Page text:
"It's important for people to understand what we're doing as an organization,"he said. "There have been a lot of good bands from Louisville. One problem is they didn't really clarify their views as far as what they wanted, where they wanted to go. ... If you dream on a small level, that's what you'll be. If you dream on a big level, that's what you'll be."
So far, the unorthodox strategy appears to be reaping dividends.
The feedback from the many musicians and insiders who attended the band's debut was all positive. Selections from the band's performance were broadcast on WQMF-FM, as part of that station's Local Music Hour. lovesauce and soulbones made played its second gig at Phoenix Hill June 27. Its next performance will be July 4 at Tewligans Tavern, with more July dates to be announced soon.
"A guided collaboration"
Kiely admits that he was intimidated, at first, by working with Anderson.
"It was a unique situation because Sam's a bass player and a great bass player,"Kiely said. "I'm more confident now than I was in the beginning, as far as being able to deal with him on an equal level."
Kiely's reaction is certainly understandable, given Anderson's heavyweight resume and the knowledge that, initially, Anderson was planning to piece together what he calls "a 'Sam Anderson and' thing."
But Kiely describes the band's inner workings, especially its songwriting process as "collaborative, increasingly collaborative."
"A guided collaboration so far, is how I would describe it,"he said. "I haven't noticed a lack of ability for input. When it comes down to it, everybody's got an equal say."
"We try to get what he wants it to be, how he hears it, then everybody adds a touch to it,"Hamilton said.
Nevertheless, Anderson has written most of the band's material so far, and has a knack for getting his way when he wants to. ("Talkin' "Bout Love,"one of the high points of the band's debut, wasn't on the play list until Anderson had a last-minute change of heart about the piece.)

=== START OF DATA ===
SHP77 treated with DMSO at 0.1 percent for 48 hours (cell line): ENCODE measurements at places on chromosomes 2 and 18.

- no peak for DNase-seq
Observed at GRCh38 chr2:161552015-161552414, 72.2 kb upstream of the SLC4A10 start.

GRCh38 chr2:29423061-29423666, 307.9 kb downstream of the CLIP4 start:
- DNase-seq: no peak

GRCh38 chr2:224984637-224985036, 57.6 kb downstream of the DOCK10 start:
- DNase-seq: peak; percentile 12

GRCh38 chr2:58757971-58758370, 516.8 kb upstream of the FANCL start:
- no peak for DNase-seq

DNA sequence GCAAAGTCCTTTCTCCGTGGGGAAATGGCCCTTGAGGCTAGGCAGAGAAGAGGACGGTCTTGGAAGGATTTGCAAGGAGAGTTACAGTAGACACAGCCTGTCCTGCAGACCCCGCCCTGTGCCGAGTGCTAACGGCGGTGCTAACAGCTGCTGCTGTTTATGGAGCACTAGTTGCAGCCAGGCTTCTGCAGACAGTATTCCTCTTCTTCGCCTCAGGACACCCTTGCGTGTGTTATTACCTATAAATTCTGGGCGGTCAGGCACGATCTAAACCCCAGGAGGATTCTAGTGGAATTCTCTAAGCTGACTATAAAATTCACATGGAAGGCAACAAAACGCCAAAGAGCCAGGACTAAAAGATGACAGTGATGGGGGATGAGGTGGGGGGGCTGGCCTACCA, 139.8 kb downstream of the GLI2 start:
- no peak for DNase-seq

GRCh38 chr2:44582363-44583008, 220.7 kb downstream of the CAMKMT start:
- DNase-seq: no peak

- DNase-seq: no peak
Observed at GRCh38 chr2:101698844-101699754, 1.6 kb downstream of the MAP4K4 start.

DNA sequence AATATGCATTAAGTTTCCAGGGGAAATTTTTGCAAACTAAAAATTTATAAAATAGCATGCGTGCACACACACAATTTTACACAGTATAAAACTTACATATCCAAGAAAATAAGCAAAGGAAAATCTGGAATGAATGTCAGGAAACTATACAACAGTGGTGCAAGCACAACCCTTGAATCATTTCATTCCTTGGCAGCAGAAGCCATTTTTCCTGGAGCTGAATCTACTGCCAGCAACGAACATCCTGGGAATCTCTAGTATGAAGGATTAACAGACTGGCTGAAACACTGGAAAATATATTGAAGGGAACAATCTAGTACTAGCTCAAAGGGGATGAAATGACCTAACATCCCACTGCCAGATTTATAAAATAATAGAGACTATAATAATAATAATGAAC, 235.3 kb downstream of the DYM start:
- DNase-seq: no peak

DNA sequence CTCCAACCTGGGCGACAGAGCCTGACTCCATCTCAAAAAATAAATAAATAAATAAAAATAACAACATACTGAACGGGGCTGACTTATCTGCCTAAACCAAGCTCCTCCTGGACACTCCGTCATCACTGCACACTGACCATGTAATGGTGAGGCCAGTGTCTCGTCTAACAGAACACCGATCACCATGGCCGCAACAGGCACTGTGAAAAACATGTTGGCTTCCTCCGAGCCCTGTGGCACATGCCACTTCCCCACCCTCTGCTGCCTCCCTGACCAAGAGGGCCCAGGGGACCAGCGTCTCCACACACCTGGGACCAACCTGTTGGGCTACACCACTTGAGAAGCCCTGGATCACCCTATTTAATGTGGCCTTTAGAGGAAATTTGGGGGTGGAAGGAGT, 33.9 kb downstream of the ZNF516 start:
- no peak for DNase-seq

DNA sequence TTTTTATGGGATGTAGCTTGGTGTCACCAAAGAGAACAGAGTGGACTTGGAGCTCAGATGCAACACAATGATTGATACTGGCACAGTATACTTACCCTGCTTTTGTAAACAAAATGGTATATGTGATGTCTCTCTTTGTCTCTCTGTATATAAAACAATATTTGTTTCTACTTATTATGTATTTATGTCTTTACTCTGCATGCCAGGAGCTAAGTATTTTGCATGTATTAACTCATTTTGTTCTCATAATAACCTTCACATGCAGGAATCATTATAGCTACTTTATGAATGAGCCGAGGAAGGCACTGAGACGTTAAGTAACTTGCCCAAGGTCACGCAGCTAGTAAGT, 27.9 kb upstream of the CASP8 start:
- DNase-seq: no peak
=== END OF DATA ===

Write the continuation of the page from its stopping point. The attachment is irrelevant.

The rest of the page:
He's also been known to drive the band relentlessly in practice, until he's convinced a song is perfect. It can be rough going, but no one's arguing with the results. "I'm proud of every single one of these tunes,"Culligan said.
Such tactics can lead to some tension, but Anderson said a little tension healthy.
"Everybody here's been a leader at some time, so you get that tug,"he said. "I think that's the magic."
As the band's nominal leader, Anderson feels it's his responsibility to ensure that "magic"doesn't degenerate into malice. He watched arguments intragroup squabbles tear apart the critically acclaimed Domani after the group signed with MCA Records.
"There was so much misdirected energy in Domani, that's what ultimately tore the band up,"he said. "The lines of communication have to stay open. That's the main thing about Domani. People quit talking about what they didn't like, and about what they did like. When they did, it was always in the form of an argument and I was always in the middle of that. ... I, me, myself, those are some destructive words unless you're doing something to better yourself."
Anderson said he thinks back on the Domani experience nearly every day, often contrasting that band with his current one. He said that, as long as band members continue talking to each other, lovesauce and soulbones will survive — and flourish.
"I know there's going to be some problems,"he said. "I wouldn't be stupid enough to say there won't be any problems. I don't doubt there's going to be some mistakes made. That's life. But if you see progress, you can keep going."
So far, at least, everyone is not only willing but enthusiastic about going forward.
"There have been some growing pains as far as trying to figure each other out,"Thomas said. "As long as we practice what we preach, what we're saying in our songs, I don't see any reason why we can't make a great change."